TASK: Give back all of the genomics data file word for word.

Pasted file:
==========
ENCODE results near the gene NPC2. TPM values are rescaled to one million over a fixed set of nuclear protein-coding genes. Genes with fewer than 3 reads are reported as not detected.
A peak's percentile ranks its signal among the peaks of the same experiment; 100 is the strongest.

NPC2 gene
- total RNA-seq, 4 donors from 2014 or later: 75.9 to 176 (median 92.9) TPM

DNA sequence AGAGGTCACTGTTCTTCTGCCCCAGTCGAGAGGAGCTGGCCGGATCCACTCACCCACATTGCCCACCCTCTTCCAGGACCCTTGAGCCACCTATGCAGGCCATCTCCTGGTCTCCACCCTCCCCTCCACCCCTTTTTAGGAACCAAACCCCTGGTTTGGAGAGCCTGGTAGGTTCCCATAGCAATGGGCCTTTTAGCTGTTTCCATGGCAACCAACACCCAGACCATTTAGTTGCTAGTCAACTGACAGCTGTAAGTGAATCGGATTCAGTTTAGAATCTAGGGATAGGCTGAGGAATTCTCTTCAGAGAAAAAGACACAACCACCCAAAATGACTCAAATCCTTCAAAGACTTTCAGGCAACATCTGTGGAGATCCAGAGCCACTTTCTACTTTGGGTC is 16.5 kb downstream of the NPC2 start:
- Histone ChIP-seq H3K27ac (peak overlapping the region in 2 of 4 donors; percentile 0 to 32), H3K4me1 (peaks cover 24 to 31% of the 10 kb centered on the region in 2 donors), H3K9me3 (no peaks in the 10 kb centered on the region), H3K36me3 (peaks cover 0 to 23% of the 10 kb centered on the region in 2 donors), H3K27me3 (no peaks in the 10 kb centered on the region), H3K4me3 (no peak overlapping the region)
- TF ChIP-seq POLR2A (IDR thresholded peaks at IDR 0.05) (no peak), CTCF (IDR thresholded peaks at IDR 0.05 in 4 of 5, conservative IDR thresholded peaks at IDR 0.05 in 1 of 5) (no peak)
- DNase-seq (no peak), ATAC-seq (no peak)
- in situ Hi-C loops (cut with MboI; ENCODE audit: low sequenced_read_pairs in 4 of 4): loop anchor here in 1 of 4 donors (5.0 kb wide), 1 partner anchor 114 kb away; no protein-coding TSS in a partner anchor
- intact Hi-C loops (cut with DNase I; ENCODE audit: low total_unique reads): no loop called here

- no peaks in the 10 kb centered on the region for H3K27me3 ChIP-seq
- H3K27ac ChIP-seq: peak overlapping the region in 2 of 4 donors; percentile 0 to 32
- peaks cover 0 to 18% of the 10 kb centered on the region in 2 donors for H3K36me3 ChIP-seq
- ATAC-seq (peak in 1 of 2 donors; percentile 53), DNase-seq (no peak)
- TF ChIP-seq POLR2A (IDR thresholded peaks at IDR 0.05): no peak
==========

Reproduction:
ENCODE results near the gene NPC2. TPM values are rescaled to one million over a fixed set of nuclear protein-coding genes. Genes with fewer than 3 reads are reported as not detected.
A peak's percentile ranks its signal among the peaks of the same experiment; 100 is the strongest.

NPC2 gene
- total RNA-seq, 4 donors from 2014 or later: 75.9 to 176 (median 92.9) TPM

DNA sequence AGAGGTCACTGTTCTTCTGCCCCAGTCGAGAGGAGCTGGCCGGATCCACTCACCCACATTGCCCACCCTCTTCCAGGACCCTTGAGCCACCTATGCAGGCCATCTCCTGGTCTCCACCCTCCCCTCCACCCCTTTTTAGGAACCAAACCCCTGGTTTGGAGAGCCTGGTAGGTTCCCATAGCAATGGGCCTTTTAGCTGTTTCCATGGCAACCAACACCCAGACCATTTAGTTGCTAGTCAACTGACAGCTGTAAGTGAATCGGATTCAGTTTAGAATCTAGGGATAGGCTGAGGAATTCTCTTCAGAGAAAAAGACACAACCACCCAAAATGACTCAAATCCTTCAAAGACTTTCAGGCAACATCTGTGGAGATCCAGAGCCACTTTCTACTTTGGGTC is 16.5 kb downstream of the NPC2 start:
- Histone ChIP-seq H3K27ac (peak overlapping the region in 2 of 4 donors; percentile 0 to 32), H3K4me1 (peaks cover 24 to 31% of the 10 kb centered on the region in 2 donors), H3K9me3 (no peaks in the 10 kb centered on the region), H3K36me3 (peaks cover 0 to 23% of the 10 kb centered on the region in 2 donors), H3K27me3 (no peaks in the 10 kb centered on the region), H3K4me3 (no peak overlapping the region)
- TF ChIP-seq POLR2A (IDR thresholded peaks at IDR 0.05) (no peak), CTCF (IDR thresholded peaks at IDR 0.05 in 4 of 5, conservative IDR thresholded peaks at IDR 0.05 in 1 of 5) (no peak)
- DNase-seq (no peak), ATAC-seq (no peak)
- in situ Hi-C loops (cut with MboI; ENCODE audit: low sequenced_read_pairs in 4 of 4): loop anchor here in 1 of 4 donors (5.0 kb wide), 1 partner anchor 114 kb away; no protein-coding TSS in a partner anchor
- intact Hi-C loops (cut with DNase I; ENCODE audit: low total_unique reads): no loop called here

- no peaks in the 10 kb centered on the region for H3K27me3 ChIP-seq
- H3K27ac ChIP-seq: peak overlapping the region in 2 of 4 donors; percentile 0 to 32
- peaks cover 0 to 18% of the 10 kb centered on the region in 2 donors for H3K36me3 ChIP-seq
- ATAC-seq (peak in 1 of 2 donors; percentile 53), DNase-seq (no peak)
- TF ChIP-seq POLR2A (IDR thresholded peaks at IDR 0.05): no peak